Following a two year study, an influential thinktank has concluded that every young person in the UK should receive £10,000 when they turn 25.
The “citizen’s inheritance” would be necessary to reduce resentment towards baby boomers (born 1946-65) as well as redistribute the wealth to millennials.
The final report was produced by the Resolution Foundation and said millennials could use the money to buy housing, start a business or return to education.
“Younger generations are bearing more risks and holding fewer assets than their predecessors. We need to redress that imbalance if we are to maintain the promise of an asset-owning democracy,” the report reads.
The report said that the citizen’s inheritance could be funded by a change to inheritance tax. Currently, inheritance is taxed at 40 percent above £1 million but the report suggests taxing all gifts or inheritances up to £500,000 by 20 percent, and then at 30 percent above that.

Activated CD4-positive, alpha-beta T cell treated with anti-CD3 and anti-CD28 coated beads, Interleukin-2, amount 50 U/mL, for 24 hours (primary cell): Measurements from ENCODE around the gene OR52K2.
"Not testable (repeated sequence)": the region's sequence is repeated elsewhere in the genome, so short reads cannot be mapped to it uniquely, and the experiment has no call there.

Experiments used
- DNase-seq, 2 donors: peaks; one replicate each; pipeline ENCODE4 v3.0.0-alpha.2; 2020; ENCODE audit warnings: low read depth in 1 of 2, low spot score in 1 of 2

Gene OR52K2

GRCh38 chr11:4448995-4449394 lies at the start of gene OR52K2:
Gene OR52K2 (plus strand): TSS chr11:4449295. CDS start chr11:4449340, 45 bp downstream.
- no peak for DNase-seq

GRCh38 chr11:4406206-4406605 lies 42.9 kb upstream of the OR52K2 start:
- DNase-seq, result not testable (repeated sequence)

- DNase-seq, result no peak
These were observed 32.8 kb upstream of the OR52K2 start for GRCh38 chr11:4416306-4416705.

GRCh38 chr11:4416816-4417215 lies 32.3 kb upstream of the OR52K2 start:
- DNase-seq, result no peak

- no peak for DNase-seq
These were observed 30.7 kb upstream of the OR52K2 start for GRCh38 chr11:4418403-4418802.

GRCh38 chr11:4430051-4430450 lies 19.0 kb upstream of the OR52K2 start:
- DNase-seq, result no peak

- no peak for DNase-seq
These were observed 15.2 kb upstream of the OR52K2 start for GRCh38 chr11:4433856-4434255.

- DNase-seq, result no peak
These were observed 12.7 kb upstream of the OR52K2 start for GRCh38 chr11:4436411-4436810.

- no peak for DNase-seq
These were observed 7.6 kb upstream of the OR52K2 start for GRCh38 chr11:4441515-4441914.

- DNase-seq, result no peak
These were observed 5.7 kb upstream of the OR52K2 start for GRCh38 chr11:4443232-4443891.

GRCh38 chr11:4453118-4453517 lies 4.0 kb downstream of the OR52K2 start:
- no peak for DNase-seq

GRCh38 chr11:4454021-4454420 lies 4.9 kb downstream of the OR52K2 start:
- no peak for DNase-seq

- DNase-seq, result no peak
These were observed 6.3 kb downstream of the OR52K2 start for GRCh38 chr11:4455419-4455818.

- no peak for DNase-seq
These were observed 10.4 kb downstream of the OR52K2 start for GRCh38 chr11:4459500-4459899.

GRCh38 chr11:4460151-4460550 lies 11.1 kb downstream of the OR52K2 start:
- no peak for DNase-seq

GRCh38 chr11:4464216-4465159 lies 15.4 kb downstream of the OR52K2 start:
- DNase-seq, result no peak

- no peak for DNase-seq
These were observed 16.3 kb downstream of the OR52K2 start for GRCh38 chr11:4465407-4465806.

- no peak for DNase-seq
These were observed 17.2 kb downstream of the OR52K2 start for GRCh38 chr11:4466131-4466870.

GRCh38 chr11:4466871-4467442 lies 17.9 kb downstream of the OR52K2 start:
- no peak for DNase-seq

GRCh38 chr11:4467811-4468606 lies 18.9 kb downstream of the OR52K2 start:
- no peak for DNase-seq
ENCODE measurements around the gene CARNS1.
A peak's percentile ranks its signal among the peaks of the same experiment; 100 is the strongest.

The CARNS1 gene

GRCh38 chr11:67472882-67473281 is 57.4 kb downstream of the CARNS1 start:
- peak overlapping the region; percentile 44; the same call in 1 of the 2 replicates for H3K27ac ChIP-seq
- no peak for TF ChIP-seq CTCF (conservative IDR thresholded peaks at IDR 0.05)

The report is based on the idea that inherited wealth will always have a greater effect on standards of living, however many millennials are not able to receive an inheritance from parents.
“This poses challenges. Many will not inherit, and those that do are likely to receive this support shortly before retirement rather than in the expensive family-raising years.”
“Inequalities of income within generations are higher for younger people today than for their predecessors,” the report says. “There is a risk that the growing importance of inheritances means intergenerational gaps combine with intragenerational inequalities to hold back social mobility.”
The panel for the report was chaired by David Willetts, the former Conservative universities minister. The panel also included the TUC secretary general, Frances O’Grady, and the CBI director general, Carolyn Fairbairn.
The report also suggested an extra £2.3 billion per year for the NHS to help tackle unmet care felt by those over 65.